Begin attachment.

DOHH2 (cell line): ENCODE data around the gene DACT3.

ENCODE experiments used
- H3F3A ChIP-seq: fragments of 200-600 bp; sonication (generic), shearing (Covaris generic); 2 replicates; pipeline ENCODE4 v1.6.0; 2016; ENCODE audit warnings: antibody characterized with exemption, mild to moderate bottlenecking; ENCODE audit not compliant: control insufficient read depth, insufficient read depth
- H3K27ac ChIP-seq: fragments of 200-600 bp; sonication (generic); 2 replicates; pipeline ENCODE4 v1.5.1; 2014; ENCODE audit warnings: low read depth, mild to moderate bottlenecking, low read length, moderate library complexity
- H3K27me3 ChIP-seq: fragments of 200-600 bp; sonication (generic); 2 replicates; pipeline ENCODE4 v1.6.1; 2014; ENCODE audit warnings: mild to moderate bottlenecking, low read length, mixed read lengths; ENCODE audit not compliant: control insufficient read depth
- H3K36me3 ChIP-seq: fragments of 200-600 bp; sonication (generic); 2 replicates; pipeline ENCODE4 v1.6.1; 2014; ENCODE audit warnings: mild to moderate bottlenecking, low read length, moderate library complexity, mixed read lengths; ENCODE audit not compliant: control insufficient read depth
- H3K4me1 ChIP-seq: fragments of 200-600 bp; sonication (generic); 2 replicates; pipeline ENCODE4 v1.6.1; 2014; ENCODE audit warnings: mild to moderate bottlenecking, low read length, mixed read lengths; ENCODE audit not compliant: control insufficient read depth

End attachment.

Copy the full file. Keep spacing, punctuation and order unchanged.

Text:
DOHH2 (cell line): ENCODE data around the gene DACT3.

ENCODE experiments used
- H3F3A ChIP-seq: fragments of 200-600 bp; sonication (generic), shearing (Covaris generic); 2 replicates; pipeline ENCODE4 v1.6.0; 2016; ENCODE audit warnings: antibody characterized with exemption, mild to moderate bottlenecking; ENCODE audit not compliant: control insufficient read depth, insufficient read depth
- H3K27ac ChIP-seq: fragments of 200-600 bp; sonication (generic); 2 replicates; pipeline ENCODE4 v1.5.1; 2014; ENCODE audit warnings: low read depth, mild to moderate bottlenecking, low read length, moderate library complexity
- H3K27me3 ChIP-seq: fragments of 200-600 bp; sonication (generic); 2 replicates; pipeline ENCODE4 v1.6.1; 2014; ENCODE audit warnings: mild to moderate bottlenecking, low read length, mixed read lengths; ENCODE audit not compliant: control insufficient read depth
- H3K36me3 ChIP-seq: fragments of 200-600 bp; sonication (generic); 2 replicates; pipeline ENCODE4 v1.6.1; 2014; ENCODE audit warnings: mild to moderate bottlenecking, low read length, moderate library complexity, mixed read lengths; ENCODE audit not compliant: control insufficient read depth
- H3K4me1 ChIP-seq: fragments of 200-600 bp; sonication (generic); 2 replicates; pipeline ENCODE4 v1.6.1; 2014; ENCODE audit warnings: mild to moderate bottlenecking, low read length, mixed read lengths; ENCODE audit not compliant: control insufficient read depth